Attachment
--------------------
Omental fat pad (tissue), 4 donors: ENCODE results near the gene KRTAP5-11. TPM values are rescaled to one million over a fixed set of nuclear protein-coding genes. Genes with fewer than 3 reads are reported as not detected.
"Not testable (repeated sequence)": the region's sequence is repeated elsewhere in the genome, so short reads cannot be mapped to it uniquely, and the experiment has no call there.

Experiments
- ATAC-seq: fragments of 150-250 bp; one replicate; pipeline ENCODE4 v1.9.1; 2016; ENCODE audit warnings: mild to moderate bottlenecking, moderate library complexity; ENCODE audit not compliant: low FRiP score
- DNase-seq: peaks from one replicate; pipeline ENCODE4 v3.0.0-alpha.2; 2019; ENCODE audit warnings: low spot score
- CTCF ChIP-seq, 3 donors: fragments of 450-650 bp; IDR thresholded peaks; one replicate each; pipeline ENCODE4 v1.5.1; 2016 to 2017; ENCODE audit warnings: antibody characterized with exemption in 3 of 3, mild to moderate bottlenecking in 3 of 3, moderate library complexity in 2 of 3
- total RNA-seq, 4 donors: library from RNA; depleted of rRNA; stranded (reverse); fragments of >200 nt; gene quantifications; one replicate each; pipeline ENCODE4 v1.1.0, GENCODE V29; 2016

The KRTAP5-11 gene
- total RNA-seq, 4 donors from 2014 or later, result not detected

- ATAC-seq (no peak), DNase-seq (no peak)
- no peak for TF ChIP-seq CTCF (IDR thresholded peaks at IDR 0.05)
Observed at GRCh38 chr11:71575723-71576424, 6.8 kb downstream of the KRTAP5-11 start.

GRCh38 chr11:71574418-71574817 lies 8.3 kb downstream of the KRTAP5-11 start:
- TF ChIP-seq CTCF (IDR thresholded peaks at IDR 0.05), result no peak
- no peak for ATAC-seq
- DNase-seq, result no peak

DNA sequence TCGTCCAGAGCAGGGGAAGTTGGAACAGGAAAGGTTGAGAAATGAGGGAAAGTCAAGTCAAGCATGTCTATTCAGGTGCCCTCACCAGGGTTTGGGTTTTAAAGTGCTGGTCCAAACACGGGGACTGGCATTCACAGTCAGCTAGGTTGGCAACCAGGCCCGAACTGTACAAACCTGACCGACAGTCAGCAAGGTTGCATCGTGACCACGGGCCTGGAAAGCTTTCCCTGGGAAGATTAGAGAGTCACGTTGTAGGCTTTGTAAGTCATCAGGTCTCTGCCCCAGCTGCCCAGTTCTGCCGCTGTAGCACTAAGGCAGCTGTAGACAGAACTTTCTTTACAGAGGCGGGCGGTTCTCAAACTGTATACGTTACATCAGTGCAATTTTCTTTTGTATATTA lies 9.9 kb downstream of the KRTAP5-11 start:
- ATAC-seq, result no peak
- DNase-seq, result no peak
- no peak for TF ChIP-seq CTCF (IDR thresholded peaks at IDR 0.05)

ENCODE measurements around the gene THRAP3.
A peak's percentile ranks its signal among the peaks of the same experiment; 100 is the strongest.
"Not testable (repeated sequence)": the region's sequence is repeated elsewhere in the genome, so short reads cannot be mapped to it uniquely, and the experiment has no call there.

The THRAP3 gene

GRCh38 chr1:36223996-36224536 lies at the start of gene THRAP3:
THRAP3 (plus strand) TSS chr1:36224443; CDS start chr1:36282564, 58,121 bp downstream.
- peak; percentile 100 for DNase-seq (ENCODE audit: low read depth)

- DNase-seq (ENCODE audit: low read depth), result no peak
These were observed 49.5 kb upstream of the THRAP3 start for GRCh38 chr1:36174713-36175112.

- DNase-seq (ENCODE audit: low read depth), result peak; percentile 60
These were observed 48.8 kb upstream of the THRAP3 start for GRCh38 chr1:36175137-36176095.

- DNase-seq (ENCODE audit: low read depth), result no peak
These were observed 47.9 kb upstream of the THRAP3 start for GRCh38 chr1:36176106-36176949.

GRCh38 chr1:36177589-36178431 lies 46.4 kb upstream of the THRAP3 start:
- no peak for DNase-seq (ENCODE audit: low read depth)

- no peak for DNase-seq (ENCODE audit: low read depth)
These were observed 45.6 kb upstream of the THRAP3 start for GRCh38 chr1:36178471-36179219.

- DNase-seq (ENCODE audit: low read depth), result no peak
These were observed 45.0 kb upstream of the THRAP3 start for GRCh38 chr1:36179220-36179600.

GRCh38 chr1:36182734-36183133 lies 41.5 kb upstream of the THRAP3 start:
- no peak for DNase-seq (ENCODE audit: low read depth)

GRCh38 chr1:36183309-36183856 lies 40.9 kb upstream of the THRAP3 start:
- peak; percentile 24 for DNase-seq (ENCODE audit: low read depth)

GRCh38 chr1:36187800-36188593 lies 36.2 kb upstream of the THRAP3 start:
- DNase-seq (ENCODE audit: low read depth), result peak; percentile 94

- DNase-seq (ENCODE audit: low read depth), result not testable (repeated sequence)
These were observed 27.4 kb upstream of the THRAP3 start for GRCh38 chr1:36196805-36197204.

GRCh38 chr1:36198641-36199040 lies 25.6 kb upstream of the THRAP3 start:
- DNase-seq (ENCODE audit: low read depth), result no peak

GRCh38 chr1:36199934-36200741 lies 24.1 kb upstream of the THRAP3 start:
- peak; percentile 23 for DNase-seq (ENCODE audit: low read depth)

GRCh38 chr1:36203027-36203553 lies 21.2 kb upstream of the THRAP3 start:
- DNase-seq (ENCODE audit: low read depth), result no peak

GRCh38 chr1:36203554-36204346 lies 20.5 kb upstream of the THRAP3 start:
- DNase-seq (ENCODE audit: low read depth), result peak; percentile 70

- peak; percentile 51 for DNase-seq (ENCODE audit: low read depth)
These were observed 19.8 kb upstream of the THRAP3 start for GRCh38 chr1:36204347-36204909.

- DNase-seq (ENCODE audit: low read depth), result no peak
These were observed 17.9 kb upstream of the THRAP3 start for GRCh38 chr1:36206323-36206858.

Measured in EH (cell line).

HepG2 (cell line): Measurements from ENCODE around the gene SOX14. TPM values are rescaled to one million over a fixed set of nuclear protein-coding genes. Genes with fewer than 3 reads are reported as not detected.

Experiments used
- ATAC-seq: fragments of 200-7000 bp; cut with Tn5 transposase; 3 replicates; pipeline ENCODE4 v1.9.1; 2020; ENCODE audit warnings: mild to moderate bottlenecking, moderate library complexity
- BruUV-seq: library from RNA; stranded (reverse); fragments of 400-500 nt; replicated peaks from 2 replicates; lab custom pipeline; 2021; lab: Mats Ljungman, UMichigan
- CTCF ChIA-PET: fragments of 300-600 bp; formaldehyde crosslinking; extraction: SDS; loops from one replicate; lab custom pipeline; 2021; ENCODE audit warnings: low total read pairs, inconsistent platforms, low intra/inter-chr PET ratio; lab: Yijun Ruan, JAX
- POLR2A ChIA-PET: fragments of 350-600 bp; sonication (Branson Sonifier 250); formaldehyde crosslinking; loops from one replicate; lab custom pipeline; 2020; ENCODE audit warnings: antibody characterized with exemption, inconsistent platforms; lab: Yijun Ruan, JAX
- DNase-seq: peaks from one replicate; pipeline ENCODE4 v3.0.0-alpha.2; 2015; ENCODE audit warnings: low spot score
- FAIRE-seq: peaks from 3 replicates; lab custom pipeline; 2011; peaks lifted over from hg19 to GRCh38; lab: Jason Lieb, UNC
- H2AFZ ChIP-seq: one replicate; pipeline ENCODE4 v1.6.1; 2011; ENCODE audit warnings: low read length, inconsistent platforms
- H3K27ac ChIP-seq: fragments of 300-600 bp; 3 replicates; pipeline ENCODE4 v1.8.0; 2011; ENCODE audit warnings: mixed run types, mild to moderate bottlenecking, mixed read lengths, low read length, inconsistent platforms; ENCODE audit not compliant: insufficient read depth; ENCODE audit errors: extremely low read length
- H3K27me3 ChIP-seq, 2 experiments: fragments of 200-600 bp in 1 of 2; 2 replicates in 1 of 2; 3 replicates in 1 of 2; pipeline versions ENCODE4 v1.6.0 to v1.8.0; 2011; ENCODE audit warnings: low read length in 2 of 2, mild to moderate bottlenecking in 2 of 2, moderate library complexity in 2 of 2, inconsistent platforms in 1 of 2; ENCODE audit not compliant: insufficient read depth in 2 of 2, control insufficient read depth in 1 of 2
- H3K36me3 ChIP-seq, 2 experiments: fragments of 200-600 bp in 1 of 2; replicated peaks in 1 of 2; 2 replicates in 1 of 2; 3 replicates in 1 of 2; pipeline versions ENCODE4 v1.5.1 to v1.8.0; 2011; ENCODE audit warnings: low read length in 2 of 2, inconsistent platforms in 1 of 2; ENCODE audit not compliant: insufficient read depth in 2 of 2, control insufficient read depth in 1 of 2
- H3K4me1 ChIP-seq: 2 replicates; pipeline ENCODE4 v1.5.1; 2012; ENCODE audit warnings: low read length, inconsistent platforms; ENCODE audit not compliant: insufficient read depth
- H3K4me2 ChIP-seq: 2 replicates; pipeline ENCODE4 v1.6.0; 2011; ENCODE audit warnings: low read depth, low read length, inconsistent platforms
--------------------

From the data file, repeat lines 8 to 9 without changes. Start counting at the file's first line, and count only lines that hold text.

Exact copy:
The KRTAP5-11 gene
- total RNA-seq, 4 donors from 2014 or later, result not detected